From all this it is clear that the roots of Sikhism lie deep in the teachings of Bhakti saints and Vedanta, a fact accepted even by Hartosh Singh Bal who later tweeted:
hindutva adherents need a primer on Sikhism, it has vaishnav & sufi roots, its theology is vedantic, but it denies Vedic authority … .
Hartosh Singh Bal contradicts himself within the same sentence when he claims Vaishnav roots for Sikhism and simultaneously says that Sikhism denies Vedic authority. The reality is this: Sikhism,like every single sect including the Varkaris, Lingayats, Eksaranis, and Nathpanthis, is based on the Vedic framework but do not consider learning the Vedas as a prerequisite to worship God. To cut a long story short, this definitive article by Dr. Koenraad Elst that effectively punctures Hartosh Singh Bal’s claims.
To state it unambiguously, Sikhism like all of the numerous sects that originated within India can most accurately be termed a Dharmic sect and not an independent “religion.”
Hartosh Singh Pal also seems to be unaware about what the Veda says about itself. He seems to be focused more on the form than the essence. A celebrated verse of the Veda holds thus: Yatra vedaa aveda, meaning when the Vedic seeker of Truth finally realizes the Truth, the Veda (in the sense of the book/mantras) itself must be discarded. By Hartosh Singh Bal’s own definition, doesn’t this mean that the Vedic seers themselves “denied Vedic authority?”
More importantly the Vedic verses are more in the form of men/women poetically addressing the divine beings, and not of a theologian dictating commands. These are nuanced, intricate points that cannot be gleaned by superficial reading or parroting received wisdom from the West or the Left or both.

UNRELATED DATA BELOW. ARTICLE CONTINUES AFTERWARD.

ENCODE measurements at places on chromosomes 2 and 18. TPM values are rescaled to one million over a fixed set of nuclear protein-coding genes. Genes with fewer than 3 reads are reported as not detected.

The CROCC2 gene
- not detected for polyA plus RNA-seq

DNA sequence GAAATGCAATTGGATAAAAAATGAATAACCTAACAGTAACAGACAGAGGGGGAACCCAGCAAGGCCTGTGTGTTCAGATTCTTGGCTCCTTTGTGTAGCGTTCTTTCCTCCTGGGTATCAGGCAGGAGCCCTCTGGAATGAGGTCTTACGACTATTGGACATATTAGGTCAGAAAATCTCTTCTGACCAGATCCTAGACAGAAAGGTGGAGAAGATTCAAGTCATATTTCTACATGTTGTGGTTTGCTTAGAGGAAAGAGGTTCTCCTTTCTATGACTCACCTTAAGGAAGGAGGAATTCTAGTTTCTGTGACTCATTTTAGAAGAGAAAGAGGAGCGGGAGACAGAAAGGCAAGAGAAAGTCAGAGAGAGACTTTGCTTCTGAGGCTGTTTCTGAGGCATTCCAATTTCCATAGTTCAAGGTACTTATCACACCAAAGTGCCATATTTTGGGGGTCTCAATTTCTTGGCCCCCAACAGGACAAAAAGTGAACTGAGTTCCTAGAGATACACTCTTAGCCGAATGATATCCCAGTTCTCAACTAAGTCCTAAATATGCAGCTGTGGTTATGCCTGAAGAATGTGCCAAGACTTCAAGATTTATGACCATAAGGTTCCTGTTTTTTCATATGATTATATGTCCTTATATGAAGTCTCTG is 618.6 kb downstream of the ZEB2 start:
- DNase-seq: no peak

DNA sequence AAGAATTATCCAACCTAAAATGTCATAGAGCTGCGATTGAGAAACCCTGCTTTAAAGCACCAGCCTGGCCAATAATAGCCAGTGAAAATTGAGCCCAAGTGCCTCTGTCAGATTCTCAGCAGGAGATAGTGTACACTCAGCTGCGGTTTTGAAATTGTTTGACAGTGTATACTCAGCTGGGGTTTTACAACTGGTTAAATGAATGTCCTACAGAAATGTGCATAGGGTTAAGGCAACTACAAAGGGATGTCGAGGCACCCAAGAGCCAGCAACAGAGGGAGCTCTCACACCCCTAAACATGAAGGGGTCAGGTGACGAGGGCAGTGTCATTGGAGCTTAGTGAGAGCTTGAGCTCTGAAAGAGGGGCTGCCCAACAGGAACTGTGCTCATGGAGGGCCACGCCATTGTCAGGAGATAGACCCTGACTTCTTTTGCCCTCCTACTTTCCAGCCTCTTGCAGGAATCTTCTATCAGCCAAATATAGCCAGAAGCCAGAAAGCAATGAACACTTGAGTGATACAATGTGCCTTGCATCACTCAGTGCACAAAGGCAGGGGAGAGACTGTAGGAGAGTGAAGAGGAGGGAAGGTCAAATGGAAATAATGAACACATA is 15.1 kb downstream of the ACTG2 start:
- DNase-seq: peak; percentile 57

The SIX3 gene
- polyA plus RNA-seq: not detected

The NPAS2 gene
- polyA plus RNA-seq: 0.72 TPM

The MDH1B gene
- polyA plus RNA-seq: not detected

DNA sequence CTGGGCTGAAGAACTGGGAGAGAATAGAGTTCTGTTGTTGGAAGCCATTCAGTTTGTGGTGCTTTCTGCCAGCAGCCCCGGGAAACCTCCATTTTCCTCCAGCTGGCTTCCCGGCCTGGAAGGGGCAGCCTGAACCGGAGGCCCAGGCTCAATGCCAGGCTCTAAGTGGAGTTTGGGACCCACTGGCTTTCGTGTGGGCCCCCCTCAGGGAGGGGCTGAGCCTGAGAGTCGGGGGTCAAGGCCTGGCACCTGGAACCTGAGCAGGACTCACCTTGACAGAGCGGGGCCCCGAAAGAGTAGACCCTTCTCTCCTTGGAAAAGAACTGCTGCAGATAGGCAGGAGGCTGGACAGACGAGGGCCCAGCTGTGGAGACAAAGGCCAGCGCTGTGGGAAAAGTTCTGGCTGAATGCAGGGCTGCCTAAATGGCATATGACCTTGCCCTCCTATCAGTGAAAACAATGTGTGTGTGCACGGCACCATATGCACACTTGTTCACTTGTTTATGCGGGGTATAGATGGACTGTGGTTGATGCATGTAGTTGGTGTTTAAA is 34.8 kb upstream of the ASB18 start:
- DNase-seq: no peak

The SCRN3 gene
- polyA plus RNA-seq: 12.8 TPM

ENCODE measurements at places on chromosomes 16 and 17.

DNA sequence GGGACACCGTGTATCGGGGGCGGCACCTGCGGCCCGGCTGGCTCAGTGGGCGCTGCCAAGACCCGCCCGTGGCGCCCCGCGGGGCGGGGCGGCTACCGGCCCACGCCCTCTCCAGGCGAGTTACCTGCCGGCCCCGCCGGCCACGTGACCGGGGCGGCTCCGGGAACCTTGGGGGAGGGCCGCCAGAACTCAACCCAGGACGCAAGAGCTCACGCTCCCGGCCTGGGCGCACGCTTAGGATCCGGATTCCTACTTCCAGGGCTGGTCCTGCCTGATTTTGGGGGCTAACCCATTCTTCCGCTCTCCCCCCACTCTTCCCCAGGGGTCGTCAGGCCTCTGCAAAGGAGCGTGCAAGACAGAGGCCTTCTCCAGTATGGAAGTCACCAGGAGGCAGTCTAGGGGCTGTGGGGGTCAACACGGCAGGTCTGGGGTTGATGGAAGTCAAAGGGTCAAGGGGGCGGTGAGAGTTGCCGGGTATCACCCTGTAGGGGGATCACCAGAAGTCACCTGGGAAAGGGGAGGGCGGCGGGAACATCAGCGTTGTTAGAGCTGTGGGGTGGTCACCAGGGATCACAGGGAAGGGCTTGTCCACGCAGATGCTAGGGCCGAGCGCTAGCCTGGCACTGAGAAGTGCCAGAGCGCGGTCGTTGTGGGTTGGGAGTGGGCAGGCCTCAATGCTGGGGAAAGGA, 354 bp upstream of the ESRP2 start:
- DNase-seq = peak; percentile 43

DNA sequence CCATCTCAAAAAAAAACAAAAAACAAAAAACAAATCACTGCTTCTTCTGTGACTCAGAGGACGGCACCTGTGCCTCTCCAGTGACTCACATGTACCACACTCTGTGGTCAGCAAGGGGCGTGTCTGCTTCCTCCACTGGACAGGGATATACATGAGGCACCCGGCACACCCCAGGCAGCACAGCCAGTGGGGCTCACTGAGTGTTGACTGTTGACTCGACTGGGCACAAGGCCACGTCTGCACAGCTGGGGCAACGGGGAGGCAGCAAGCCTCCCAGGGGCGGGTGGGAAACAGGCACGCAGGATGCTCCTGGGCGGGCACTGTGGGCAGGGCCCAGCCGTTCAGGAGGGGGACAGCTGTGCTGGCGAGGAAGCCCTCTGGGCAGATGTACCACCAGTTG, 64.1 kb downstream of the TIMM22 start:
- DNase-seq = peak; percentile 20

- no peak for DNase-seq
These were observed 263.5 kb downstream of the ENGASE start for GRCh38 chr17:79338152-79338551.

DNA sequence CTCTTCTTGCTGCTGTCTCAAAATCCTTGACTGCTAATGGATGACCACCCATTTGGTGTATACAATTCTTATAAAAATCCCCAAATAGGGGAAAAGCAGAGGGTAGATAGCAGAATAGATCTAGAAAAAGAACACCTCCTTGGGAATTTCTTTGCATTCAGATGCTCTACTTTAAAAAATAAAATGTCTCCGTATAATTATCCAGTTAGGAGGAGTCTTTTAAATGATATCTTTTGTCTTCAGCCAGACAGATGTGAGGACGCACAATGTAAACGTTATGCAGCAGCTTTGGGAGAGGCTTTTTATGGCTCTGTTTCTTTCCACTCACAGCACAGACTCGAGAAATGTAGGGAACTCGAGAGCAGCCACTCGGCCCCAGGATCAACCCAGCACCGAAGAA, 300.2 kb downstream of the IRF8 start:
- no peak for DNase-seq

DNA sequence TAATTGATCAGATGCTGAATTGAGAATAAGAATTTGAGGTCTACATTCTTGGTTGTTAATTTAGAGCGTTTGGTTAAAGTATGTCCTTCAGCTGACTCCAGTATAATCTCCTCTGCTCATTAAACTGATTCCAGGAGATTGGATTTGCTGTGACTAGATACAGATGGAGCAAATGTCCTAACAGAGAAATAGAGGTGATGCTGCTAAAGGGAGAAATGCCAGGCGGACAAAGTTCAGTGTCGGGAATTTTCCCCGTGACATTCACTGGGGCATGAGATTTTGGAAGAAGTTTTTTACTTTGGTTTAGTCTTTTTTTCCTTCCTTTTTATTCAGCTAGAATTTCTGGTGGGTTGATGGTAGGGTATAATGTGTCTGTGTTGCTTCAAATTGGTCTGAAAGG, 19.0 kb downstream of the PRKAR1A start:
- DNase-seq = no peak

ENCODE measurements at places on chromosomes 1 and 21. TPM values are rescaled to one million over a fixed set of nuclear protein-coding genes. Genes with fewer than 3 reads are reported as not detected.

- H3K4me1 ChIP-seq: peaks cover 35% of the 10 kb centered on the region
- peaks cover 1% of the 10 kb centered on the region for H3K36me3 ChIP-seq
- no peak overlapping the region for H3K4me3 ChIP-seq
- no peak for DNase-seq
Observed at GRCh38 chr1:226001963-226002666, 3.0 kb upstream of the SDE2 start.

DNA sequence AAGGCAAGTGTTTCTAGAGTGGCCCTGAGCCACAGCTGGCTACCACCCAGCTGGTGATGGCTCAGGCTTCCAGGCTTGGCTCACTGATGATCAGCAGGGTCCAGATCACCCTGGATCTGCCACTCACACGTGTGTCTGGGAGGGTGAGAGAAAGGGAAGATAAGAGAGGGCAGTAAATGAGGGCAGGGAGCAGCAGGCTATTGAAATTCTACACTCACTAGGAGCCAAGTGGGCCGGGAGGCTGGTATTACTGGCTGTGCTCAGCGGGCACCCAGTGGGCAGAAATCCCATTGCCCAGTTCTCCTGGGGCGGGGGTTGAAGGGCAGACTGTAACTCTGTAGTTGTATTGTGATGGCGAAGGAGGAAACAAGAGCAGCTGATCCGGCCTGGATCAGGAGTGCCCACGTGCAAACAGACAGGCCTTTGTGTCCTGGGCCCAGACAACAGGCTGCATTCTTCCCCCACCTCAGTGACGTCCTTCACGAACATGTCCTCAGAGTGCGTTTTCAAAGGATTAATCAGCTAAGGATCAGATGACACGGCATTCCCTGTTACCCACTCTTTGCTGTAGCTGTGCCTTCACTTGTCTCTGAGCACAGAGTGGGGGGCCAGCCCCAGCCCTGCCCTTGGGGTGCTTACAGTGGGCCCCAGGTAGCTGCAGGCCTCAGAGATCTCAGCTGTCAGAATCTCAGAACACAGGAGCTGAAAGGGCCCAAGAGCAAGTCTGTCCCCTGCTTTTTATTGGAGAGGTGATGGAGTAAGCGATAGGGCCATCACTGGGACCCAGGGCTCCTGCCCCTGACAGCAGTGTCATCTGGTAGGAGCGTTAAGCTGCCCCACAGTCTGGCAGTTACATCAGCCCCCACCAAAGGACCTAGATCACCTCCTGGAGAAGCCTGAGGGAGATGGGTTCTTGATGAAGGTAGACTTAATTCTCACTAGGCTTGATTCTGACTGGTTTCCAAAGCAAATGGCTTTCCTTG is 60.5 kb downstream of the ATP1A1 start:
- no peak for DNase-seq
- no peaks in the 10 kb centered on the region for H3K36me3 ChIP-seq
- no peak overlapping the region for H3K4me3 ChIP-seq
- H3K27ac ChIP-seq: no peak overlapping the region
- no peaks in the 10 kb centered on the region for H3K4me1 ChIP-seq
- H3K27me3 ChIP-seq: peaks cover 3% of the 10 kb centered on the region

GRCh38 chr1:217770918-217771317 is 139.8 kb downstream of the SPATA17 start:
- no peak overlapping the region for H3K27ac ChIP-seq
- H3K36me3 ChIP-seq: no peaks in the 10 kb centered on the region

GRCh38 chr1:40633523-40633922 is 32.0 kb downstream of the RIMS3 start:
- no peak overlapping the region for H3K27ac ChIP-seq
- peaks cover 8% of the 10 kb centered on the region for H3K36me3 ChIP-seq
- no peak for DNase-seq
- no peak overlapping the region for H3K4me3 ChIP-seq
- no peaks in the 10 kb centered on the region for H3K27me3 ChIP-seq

Indeed, we can also turn Hartosh Bal’s statement on its own head: in denying Vedic authority, the Sikh Gurus are actually closer to the Vedic seers, which in turn only means that there’s no difference between Sikhs and Hindus!
Hartosh’s advocacy of Sikh separateness is not new
It all started in 1877 with the arrival of the Arya Samaj founder Swami Dayanand Saraswati in Punjab where he opened a branch in Lahore. At the same time, he launched his shudhi (purification) movement to bring converts back into the Hindu fold. Swami Dayanand’s major targets were the Christian missionaries.
At first the Arya Samajis identified Sikhism as a movement which had sought to create a purified Hinduism devoid of superstitions. Young educated Sikhs like Bhai Jawahir Singh worked closely with Swami Dayanand during his tour of Punjab, serving as the Secretary of the Lahore Arya Samaj from its inception.